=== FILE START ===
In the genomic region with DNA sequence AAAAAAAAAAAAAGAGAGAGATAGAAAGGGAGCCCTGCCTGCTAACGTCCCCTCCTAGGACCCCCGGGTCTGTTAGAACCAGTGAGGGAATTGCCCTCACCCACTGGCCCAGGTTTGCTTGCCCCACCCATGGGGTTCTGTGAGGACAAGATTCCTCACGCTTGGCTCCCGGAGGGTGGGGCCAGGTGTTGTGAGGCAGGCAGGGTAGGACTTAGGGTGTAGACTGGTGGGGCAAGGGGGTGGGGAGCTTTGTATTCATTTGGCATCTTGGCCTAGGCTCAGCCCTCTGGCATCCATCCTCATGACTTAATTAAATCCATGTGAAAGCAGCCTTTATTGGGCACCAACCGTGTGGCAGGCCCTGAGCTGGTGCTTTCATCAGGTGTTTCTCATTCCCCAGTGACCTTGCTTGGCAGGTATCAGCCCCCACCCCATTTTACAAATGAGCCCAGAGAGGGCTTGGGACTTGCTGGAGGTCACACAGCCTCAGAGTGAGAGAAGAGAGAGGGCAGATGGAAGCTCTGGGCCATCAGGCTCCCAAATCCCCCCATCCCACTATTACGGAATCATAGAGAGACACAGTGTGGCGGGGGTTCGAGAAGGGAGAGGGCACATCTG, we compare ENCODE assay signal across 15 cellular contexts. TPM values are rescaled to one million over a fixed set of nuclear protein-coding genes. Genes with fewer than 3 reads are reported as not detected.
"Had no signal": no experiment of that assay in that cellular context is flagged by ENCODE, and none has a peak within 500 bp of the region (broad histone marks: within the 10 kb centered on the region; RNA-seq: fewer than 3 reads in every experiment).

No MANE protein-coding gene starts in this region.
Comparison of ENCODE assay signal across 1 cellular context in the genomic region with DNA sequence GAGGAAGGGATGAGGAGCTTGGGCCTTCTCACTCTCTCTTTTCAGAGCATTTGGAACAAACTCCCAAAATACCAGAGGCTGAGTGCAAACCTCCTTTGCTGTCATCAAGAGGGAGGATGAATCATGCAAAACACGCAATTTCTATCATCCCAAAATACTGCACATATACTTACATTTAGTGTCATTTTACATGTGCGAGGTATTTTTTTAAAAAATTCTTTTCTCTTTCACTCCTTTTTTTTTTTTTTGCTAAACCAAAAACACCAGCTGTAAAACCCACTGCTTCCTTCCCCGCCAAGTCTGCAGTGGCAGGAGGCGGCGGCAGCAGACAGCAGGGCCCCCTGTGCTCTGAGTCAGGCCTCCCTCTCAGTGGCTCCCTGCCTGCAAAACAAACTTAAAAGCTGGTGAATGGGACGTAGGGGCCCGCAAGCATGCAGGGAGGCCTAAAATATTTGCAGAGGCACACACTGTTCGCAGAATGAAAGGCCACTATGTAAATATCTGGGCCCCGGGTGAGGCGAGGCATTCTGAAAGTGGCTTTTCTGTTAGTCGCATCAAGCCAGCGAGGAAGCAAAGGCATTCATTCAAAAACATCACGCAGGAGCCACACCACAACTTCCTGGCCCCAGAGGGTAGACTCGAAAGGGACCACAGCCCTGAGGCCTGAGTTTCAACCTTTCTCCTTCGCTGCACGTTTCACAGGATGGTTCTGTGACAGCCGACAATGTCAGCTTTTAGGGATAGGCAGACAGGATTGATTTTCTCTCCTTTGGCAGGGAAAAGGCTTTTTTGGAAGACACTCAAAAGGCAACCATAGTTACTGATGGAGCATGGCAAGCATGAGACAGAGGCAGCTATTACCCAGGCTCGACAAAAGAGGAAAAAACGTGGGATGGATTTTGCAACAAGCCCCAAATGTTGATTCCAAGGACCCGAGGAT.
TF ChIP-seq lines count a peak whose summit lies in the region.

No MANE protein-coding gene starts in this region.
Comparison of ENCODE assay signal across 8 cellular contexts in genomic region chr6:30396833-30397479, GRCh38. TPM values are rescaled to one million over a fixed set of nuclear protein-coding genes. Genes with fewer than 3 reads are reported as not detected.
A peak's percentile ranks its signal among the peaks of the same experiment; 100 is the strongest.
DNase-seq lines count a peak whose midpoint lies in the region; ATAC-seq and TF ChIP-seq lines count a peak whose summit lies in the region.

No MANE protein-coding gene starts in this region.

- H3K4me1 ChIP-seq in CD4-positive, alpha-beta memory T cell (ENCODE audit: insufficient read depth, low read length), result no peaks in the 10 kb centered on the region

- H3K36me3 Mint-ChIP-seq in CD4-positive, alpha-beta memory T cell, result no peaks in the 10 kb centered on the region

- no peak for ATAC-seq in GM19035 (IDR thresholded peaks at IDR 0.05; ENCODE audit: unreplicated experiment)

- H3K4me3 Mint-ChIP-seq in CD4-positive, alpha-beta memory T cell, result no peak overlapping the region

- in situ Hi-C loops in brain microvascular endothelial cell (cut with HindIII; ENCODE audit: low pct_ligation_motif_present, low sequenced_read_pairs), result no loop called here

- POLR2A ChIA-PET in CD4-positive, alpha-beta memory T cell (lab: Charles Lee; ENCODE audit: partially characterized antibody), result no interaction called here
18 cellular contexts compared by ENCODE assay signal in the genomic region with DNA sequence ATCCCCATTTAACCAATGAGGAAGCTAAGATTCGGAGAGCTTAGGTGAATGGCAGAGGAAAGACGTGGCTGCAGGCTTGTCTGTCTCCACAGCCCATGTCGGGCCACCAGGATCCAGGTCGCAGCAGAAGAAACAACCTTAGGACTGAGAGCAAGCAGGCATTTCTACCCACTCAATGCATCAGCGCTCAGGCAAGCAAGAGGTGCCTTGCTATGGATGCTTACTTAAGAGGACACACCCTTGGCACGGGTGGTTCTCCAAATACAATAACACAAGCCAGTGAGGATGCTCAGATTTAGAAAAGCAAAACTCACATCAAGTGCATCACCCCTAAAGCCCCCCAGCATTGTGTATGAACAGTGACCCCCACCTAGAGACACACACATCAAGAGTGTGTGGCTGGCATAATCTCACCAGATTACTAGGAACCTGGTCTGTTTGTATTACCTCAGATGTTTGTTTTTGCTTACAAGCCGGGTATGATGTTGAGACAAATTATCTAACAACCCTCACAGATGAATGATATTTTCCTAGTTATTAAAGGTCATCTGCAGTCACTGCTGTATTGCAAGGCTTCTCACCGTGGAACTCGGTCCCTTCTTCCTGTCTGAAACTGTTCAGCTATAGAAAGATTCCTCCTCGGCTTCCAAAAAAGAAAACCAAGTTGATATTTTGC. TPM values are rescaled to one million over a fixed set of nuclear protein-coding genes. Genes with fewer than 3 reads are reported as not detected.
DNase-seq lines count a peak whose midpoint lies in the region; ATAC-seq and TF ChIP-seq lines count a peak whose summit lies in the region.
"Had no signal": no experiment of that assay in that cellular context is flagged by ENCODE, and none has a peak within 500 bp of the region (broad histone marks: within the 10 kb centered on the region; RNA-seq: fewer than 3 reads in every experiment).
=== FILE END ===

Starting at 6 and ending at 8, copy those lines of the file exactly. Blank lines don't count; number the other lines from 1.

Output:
No MANE protein-coding gene starts in this region.
Comparison of ENCODE assay signal across 8 cellular contexts in genomic region chr6:30396833-30397479, GRCh38. TPM values are rescaled to one million over a fixed set of nuclear protein-coding genes. Genes with fewer than 3 reads are reported as not detected.
A peak's percentile ranks its signal among the peaks of the same experiment; 100 is the strongest.